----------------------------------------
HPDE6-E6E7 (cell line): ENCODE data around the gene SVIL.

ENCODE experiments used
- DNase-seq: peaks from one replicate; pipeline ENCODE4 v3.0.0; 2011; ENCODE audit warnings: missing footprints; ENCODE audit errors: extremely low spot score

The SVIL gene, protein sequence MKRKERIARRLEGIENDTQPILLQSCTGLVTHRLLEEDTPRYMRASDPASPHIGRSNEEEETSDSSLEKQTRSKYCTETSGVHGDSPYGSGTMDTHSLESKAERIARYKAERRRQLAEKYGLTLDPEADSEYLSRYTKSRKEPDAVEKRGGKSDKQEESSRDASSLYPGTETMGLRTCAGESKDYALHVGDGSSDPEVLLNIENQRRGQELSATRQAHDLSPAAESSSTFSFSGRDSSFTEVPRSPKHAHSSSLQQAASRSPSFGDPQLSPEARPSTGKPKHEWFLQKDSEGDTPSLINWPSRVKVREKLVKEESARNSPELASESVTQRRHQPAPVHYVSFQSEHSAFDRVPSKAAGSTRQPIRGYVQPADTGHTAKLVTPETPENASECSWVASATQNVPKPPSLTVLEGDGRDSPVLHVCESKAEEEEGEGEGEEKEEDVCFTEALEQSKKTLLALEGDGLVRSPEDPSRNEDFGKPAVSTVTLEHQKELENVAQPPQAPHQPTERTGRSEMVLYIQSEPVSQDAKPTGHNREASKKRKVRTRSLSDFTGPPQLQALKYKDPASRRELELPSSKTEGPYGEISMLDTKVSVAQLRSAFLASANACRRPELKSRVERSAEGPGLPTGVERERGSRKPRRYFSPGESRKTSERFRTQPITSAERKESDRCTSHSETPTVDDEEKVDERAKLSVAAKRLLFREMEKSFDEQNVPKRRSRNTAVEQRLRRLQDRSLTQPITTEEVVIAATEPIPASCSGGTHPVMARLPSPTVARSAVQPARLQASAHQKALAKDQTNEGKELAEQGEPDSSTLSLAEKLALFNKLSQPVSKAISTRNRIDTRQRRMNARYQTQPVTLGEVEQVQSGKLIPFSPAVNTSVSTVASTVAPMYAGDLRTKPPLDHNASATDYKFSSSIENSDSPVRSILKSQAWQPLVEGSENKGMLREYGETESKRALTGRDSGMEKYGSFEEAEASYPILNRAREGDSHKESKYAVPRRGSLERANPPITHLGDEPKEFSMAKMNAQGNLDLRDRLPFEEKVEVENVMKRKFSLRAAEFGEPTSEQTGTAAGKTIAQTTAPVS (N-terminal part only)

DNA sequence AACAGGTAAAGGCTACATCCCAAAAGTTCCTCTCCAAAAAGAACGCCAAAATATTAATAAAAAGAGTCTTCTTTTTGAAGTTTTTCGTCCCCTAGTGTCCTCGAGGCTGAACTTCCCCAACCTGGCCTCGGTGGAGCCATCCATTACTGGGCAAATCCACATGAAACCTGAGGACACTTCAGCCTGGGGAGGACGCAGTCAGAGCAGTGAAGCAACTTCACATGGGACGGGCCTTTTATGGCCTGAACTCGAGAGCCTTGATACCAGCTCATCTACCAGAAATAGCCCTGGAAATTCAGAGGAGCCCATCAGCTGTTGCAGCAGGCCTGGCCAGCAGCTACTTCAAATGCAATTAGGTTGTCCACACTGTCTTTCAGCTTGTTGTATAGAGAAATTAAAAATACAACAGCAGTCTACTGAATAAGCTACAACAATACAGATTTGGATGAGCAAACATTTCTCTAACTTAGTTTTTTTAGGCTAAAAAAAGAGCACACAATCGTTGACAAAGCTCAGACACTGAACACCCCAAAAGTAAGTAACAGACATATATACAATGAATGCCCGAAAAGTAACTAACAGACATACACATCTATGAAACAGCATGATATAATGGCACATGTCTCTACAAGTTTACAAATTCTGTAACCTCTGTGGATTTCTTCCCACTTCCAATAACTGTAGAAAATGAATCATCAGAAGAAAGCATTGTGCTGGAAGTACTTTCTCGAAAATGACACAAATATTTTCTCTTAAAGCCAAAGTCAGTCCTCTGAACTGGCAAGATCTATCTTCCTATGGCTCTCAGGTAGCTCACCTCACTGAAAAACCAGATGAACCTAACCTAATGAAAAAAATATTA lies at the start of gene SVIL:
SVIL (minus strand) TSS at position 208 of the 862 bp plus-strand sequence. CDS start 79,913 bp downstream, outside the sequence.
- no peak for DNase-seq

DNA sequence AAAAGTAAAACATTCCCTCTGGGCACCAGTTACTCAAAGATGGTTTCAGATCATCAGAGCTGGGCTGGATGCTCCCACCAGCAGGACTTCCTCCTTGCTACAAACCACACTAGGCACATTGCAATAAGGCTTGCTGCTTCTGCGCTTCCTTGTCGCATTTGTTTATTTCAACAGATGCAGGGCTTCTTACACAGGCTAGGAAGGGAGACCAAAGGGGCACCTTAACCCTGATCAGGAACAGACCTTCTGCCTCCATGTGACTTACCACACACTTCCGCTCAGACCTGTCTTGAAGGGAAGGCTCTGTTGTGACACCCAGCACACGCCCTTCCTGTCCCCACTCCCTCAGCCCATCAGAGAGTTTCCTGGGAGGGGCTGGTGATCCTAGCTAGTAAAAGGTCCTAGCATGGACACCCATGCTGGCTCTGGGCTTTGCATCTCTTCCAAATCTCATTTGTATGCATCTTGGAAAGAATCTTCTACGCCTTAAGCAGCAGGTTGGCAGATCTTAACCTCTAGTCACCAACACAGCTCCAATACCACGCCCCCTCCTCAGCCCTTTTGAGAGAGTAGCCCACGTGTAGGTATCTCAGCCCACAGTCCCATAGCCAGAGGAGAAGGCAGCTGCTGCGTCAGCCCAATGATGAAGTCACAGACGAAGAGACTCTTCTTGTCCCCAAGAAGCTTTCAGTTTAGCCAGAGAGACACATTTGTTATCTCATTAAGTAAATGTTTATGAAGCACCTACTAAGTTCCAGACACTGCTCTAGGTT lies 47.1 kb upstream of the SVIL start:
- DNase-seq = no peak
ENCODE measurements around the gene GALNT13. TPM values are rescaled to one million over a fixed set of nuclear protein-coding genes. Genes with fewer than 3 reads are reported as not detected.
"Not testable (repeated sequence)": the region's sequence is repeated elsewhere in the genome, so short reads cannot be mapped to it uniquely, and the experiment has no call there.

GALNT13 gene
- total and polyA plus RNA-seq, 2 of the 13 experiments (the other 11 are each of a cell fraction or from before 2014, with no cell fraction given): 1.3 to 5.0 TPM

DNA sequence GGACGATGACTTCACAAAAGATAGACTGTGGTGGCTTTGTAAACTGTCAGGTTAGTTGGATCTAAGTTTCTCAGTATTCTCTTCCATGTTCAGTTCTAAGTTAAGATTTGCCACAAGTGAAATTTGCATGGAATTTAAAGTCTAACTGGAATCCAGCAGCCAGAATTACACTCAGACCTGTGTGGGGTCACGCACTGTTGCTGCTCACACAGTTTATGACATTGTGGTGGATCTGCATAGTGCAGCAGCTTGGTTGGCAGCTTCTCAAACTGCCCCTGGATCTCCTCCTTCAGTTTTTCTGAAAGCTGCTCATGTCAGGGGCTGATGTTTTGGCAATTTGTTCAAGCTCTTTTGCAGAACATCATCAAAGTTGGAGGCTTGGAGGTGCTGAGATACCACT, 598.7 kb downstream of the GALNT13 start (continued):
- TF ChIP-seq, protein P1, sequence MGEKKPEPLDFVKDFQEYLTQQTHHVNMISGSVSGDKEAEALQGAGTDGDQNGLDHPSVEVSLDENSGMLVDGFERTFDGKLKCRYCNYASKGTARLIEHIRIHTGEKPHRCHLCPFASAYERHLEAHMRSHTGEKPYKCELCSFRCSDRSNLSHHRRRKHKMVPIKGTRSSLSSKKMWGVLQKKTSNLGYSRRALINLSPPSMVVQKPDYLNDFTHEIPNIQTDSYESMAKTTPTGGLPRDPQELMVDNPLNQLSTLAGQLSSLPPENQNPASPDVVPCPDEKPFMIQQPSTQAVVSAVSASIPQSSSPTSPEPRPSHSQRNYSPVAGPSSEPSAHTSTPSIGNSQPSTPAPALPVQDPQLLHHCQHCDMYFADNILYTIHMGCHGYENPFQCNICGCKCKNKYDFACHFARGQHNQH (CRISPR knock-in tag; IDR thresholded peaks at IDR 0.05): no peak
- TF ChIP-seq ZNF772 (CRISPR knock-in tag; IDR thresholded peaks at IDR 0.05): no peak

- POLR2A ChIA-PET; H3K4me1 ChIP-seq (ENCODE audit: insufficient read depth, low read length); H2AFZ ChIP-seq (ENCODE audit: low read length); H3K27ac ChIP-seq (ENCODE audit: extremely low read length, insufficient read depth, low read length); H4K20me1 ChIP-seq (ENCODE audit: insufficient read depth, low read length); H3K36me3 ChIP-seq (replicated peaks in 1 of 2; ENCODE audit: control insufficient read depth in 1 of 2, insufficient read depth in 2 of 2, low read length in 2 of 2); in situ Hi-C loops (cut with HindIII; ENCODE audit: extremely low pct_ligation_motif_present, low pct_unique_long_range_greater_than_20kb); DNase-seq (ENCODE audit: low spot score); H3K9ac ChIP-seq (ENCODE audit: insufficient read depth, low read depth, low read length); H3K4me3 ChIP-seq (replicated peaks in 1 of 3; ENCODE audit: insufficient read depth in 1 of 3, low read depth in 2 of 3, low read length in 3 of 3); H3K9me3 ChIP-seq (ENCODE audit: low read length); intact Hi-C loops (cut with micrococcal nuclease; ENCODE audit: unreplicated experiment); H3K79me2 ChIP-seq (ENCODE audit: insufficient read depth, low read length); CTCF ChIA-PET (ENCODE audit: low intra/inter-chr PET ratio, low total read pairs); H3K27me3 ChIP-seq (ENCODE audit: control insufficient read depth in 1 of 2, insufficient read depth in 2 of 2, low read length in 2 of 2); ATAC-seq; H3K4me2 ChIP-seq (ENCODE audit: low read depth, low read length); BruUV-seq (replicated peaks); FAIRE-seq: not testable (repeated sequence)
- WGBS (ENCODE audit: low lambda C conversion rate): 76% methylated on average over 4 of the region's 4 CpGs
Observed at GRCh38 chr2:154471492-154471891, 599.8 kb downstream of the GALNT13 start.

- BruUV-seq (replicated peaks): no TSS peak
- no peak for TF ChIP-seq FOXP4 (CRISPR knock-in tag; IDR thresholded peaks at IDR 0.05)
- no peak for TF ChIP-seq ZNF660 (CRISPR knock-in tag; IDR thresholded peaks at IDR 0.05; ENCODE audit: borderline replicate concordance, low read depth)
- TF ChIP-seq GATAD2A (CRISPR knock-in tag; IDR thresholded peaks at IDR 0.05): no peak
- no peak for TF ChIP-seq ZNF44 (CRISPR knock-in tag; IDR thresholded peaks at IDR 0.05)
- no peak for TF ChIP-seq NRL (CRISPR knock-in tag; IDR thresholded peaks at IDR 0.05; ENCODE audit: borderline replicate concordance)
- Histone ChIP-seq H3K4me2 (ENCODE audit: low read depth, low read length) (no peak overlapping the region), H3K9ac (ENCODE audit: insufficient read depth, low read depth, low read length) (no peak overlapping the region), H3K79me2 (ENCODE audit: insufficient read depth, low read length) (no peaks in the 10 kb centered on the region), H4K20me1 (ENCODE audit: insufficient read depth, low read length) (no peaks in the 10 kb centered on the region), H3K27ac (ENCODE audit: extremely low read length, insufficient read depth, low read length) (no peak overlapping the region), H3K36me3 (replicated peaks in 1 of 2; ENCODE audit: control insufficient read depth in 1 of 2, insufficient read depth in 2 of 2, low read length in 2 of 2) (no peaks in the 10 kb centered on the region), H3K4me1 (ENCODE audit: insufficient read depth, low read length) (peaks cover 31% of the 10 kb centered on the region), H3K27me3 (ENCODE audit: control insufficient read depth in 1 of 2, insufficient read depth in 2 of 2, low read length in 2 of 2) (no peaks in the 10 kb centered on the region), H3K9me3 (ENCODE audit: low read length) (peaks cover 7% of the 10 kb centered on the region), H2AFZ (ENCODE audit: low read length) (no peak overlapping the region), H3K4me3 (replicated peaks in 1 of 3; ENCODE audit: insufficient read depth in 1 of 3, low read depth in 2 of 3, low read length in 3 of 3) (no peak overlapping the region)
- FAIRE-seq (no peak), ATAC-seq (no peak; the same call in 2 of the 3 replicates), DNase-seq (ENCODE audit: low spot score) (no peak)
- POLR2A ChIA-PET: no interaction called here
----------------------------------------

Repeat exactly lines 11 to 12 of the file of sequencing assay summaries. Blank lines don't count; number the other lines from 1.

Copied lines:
"Not testable (repeated sequence)": the region's sequence is repeated elsewhere in the genome, so short reads cannot be mapped to it uniquely, and the experiment has no call there.

GALNT13 gene